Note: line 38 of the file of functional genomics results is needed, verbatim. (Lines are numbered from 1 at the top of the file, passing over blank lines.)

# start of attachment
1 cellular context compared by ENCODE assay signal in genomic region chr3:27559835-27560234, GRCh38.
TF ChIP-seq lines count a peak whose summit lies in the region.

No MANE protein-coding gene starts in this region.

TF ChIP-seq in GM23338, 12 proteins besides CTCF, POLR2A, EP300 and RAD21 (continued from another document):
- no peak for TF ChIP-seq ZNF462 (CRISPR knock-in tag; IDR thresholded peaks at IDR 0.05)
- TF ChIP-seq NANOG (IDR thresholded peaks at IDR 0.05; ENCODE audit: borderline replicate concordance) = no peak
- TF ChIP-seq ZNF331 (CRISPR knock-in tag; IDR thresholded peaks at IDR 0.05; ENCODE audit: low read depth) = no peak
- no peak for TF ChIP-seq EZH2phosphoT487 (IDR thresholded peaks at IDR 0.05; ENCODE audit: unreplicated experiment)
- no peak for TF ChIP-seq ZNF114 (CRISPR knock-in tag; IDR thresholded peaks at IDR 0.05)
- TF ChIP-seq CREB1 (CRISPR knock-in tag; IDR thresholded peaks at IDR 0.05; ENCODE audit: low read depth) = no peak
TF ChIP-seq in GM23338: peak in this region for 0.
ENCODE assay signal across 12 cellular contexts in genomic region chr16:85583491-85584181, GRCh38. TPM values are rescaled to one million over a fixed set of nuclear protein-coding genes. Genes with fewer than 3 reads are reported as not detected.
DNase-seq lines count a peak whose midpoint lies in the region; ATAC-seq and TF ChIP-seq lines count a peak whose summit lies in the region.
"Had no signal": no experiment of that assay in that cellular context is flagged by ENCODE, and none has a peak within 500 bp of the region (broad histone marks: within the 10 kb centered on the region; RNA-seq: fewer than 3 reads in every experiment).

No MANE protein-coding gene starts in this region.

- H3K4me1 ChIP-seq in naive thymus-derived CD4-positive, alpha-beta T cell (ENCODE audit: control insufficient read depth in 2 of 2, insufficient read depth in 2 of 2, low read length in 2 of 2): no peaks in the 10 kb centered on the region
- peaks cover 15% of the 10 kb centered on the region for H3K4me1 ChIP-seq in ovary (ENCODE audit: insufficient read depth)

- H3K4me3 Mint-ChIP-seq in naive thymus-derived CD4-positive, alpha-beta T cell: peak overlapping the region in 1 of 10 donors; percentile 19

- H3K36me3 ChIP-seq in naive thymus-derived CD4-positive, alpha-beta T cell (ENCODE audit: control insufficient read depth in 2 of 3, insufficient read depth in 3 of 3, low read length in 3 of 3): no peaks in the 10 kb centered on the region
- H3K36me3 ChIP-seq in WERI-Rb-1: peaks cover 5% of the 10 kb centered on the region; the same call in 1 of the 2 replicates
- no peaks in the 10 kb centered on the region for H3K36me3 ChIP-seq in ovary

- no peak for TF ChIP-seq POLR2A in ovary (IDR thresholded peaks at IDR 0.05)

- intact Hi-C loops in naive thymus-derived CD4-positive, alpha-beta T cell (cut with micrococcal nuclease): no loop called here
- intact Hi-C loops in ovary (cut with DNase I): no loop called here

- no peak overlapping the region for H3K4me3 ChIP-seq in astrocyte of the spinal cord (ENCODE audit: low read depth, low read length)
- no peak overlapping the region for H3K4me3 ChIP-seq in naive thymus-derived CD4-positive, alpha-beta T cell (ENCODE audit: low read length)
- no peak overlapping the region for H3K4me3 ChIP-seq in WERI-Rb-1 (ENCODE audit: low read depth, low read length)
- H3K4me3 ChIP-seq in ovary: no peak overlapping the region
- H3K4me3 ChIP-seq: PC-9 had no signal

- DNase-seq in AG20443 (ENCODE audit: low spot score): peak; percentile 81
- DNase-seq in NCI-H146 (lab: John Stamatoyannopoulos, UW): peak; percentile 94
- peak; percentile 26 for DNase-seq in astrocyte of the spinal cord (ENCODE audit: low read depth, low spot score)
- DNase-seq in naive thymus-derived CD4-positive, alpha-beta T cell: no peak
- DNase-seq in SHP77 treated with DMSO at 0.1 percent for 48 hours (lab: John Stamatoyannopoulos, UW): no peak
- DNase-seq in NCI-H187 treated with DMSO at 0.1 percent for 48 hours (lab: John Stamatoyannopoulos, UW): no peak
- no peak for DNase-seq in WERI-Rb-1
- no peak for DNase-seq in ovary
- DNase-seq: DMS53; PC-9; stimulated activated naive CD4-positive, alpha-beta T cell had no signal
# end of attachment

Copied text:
- DNase-seq: DMS53; PC-9; stimulated activated naive CD4-positive, alpha-beta T cell had no signal